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Thread: what kind of alcohol ?

  1. #1
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    what kind of alcohol ?

    my father just got so alcohol and we dont know what it is? i dont know where i can go to get the words translated eithe. If someone could give me their email address i could email you the pics. Also let me know what format you want the pics in,(tif, gif, jpg, bmp, etc).
    Thanks a bunch

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    just upload the pictures to imageshack.us

    and then post them here.


    Also, does it say anything like

    -ВОДКА- ?
    Вот это да, я так люблю себя. И сегодня я люблю себя, ещё больше чем вчера, а завтра я буду любить себя to ещё больше чем сегодня. Тем что происходит,я вполне доволен!

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    not is not vodka. I know that much. heres the link i hope i did it right.







  4. #4
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    A) That's not Russian. (Ukranian?)
    B) It is 25%-30% alcohol.
    Corrupting young minds since May 6, 2004.

  5. #5
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    From what I can tell, it is a half liter bottle.
    Edit: "Мiсткiсть 0.5л" means "capacity 0.5 liters"

    "Пiкер" which means "picket" in Ukrainian.

    "Хортица" does not come up in my Ukrainian on-oline dictionary.
    Какая разница, умереть богатым или бедным?

    Какой толк от богатства если ты не счастлив.

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    A simple google search on the word "Хортица" gives you their website in english:

    http://www.khortica.com.ua/home.php?lang=en

    It is named after an Island on the Dnieper.
    Hei, rett norsken min og du er død.
    I am a notourriouse misspeller. Be easy on me.
    Пожалуйста! Исправляйте мои глупые ошибки (но оставьте умные)!
    Yo hablo español mejor que tú.
    Trusnse kal'rt eturule sikay!!! ))

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    Quote Originally Posted by kalinka_vinnie
    A simple google search on the word "Хортица" gives you their website in english:

    http://www.khortica.com.ua/home.php?lang=en

    It is named after an Island on the Dnieper.
    Isn't that the Island where the Cossacks lived?

    I've seen the cartoon.
    Ingenting kan stoppa mig
    In Post-Soviet Russia internet porn downloads YOU!

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    ...and it is a kind of liqueur (not to mix with liquor).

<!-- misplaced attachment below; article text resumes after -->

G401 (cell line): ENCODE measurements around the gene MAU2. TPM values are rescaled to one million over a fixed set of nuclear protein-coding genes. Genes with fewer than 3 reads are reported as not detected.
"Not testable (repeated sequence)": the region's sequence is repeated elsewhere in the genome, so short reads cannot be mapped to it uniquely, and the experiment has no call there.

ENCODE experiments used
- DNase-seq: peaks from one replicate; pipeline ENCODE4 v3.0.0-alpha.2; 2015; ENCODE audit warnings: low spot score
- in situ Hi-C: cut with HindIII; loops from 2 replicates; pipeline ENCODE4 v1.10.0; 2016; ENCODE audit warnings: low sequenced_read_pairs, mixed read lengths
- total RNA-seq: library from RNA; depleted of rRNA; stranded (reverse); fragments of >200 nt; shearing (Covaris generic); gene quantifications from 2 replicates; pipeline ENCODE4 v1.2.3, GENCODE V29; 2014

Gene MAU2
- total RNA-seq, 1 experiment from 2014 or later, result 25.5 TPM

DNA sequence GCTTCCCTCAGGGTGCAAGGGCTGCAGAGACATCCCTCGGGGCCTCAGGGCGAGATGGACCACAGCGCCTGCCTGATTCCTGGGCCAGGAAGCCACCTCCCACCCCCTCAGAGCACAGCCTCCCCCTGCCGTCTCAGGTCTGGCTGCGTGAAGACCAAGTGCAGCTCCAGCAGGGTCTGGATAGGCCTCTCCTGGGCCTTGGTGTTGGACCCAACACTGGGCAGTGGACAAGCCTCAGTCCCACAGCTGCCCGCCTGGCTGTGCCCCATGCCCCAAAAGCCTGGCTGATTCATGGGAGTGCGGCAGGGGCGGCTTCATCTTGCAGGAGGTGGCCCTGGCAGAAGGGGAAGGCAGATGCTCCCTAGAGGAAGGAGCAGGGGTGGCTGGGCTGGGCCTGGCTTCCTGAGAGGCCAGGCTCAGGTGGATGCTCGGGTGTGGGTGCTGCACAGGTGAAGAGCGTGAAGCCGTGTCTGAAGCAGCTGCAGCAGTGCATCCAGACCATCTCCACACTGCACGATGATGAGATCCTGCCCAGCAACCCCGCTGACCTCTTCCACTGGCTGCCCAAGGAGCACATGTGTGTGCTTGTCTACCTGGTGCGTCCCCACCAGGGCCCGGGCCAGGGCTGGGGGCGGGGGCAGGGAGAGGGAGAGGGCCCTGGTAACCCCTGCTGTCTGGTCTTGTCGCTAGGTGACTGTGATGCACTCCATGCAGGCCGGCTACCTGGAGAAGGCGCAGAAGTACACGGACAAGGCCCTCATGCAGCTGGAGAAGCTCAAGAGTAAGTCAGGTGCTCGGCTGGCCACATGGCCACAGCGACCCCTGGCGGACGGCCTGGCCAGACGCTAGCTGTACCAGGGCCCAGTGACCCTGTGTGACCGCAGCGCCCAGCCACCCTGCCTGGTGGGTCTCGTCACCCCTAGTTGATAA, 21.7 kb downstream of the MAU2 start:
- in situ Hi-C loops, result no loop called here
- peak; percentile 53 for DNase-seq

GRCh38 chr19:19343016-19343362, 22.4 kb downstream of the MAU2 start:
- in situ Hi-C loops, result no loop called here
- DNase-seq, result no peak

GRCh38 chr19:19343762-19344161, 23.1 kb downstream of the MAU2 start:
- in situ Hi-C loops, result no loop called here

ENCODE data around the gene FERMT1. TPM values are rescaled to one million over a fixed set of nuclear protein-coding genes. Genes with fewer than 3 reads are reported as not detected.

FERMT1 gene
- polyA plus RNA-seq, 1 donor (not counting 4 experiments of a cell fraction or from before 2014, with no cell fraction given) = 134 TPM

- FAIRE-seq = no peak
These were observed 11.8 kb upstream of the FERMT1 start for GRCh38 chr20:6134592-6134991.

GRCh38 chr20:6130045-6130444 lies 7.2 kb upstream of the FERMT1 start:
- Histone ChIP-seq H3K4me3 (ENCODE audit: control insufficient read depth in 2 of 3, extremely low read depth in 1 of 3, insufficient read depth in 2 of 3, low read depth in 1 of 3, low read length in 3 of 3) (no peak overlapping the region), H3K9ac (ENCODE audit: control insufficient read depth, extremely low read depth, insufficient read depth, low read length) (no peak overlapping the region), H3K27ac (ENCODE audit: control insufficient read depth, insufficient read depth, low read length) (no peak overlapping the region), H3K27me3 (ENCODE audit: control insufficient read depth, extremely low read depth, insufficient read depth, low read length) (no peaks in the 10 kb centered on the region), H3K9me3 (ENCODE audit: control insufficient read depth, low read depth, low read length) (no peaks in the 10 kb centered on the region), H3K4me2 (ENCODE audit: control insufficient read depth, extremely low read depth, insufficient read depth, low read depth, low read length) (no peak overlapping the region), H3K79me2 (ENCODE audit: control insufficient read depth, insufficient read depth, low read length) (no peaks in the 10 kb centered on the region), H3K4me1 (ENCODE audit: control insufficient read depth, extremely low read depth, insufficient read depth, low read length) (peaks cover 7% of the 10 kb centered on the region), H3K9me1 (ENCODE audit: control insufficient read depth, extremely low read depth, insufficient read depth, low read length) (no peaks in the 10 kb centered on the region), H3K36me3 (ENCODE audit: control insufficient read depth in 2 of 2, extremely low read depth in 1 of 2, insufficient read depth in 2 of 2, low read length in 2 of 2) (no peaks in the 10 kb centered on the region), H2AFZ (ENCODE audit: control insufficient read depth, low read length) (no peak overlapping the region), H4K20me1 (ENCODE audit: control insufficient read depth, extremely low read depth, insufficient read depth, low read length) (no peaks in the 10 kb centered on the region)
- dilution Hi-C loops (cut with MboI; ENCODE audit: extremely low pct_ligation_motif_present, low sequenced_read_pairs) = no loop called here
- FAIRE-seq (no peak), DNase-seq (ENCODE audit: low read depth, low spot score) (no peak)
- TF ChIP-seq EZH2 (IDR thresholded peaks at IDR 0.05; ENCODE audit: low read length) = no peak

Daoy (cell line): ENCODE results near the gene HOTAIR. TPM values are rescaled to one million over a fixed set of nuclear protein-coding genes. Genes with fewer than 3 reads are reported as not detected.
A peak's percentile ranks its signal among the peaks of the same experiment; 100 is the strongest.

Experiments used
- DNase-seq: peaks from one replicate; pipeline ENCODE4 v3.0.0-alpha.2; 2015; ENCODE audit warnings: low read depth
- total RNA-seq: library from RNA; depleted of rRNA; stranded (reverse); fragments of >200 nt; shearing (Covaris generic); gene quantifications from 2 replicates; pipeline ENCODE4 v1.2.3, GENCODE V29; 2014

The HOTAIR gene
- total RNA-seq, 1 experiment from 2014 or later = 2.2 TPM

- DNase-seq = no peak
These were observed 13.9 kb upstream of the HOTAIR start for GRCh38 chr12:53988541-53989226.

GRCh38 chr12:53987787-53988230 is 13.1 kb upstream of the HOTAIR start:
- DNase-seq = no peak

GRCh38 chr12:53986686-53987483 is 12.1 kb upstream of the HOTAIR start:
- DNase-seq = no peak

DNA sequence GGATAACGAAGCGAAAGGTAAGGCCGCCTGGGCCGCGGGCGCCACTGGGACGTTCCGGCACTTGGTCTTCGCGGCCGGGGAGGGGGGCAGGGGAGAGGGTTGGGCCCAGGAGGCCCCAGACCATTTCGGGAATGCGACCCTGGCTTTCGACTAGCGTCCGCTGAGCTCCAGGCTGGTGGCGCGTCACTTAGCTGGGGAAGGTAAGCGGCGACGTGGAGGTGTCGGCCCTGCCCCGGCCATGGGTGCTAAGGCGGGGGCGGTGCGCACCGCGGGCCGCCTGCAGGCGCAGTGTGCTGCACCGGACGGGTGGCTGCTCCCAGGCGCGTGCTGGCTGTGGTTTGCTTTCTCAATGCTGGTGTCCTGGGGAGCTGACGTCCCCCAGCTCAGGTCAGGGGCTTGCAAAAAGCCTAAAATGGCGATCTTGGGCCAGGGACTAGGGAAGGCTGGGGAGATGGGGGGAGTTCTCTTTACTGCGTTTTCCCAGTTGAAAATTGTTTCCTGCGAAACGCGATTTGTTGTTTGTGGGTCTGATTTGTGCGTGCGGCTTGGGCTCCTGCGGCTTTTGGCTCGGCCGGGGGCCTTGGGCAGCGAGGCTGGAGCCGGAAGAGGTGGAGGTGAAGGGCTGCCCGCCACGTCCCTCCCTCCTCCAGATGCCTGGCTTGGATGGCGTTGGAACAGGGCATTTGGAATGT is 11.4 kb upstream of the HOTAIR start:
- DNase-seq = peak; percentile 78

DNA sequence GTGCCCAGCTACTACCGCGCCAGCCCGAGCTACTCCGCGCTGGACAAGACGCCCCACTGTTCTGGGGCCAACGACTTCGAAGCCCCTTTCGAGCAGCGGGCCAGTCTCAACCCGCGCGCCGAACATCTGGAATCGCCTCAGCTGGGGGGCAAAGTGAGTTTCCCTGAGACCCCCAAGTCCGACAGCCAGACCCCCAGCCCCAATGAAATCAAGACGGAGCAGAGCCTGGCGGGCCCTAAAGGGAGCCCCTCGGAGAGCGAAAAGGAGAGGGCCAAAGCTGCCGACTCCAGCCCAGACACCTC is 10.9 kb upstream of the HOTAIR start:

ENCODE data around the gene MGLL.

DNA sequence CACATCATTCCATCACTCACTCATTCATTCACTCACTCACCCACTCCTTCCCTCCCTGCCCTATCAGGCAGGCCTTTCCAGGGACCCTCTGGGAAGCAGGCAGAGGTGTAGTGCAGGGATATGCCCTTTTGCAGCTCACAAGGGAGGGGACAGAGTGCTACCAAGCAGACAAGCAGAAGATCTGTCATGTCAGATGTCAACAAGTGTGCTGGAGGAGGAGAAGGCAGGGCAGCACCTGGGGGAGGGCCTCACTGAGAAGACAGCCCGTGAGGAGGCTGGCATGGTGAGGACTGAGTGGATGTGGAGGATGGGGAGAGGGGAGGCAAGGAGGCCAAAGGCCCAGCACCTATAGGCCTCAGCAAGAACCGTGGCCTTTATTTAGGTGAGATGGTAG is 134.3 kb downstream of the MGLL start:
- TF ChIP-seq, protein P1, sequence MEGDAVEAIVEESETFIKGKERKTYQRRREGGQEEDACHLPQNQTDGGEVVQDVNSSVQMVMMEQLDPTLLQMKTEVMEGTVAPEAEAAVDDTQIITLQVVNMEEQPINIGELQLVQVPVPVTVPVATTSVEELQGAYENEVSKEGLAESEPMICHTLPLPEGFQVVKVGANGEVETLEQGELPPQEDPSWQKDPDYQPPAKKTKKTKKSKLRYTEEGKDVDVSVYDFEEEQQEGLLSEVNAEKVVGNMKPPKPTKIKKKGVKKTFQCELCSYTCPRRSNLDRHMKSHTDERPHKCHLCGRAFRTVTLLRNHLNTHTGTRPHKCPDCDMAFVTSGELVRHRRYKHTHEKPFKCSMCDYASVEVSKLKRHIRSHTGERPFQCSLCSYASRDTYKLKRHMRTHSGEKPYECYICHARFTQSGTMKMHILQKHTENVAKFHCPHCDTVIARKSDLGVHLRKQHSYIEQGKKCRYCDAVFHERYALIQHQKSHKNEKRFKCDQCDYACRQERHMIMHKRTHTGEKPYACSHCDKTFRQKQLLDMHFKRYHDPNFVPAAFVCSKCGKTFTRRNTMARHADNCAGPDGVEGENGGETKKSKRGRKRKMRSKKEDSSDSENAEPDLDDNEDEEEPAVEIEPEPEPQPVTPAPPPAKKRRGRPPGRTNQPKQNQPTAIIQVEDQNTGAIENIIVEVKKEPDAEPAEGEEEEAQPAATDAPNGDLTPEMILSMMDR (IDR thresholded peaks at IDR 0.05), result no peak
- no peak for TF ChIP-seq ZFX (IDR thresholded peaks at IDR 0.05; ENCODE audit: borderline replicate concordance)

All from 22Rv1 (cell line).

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    "Лікер Хортиця" == liqueur "Hortytsya". The first letter is "L"
    The stylized "a" is actually an olden way of writing "я". In Russian, there would have been an "a" proper there, though.

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    I know its kinda a jumble of information, this forum does that alot, but i hope this helped.
    Вот это да, я так люблю себя. И сегодня я люблю себя, ещё больше чем вчера, а завтра я буду любить себя to ещё больше чем сегодня. Тем что происходит,я вполне доволен!

  11. #11
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    Ціна з вартістю посуду 7 крб. 10 копю
    Price with cost of bottle 7 coupons 10 kopeks
    Ingenting kan stoppa mig
    In Post-Soviet Russia internet porn downloads YOU!

  12. #12
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    Крб. is "карбованець", which is (was) rouble (рубль) in Ukrainian. A label must be at least 8 years old.

  13. #13
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    Looks awfull. Guys, think twice befor drink this stuff.
    Gib immer 100% bei der Arbeit: 12% am Montag, 23% am Dienstag, 40% am Mittwoch, 20% am Donnerstag, 5% am Freitag ...

  14. #14
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    thanks for the input. much appreciated.
    now to find out what it tastes like.....



    when i get brave enough to try it i will let you guys know what it was like.

  15. #15
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    It's likely an old bottle (karbobantsi haven't been used since after 1997), maybe even pre-1991. It should be OK stuff, most likely very sweet.

    Although one problem with such old bottles is that sometimes the production lines weren't up to the standard at the time and the screw-on caps weren't tight enough. As the result some of the alcohol could evaporate over time, leaving you with a quarter-empty bottle. But most are OK.

  16. #16
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    Quote Originally Posted by Vesh
    Крб. is "карбованець", which is (was) rouble (рубль) in Ukrainian. A label must be at least 8 years old.
    I know, I've seen old Soviet money with карбованець on it . But after the split of the USSR they translated карбованець as "coupon" in English. I just presumed it was post 1991.
    Ingenting kan stoppa mig
    In Post-Soviet Russia internet porn downloads YOU!

  17. #17
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    Quote Originally Posted by TATY
    I know, I've seen old Soviet money with карбованець on it . But after the split of the USSR they translated карбованець are "coupon" in English. I just presumed it was post 1991.
    Coupon is a totally different thing. The post-USSR Ukranian monetary unit was popularly called "купон" because each bank note had this word on it, although the official name of the unit was still карбованец. (E.g. "купон 25 карбованцiв"). People colloqually called them coupons to make clear they are talking about the "new" Ukranian money and not the "old" USSR rubles. Купон was in circulation for several ears until it was replaced by гривня.

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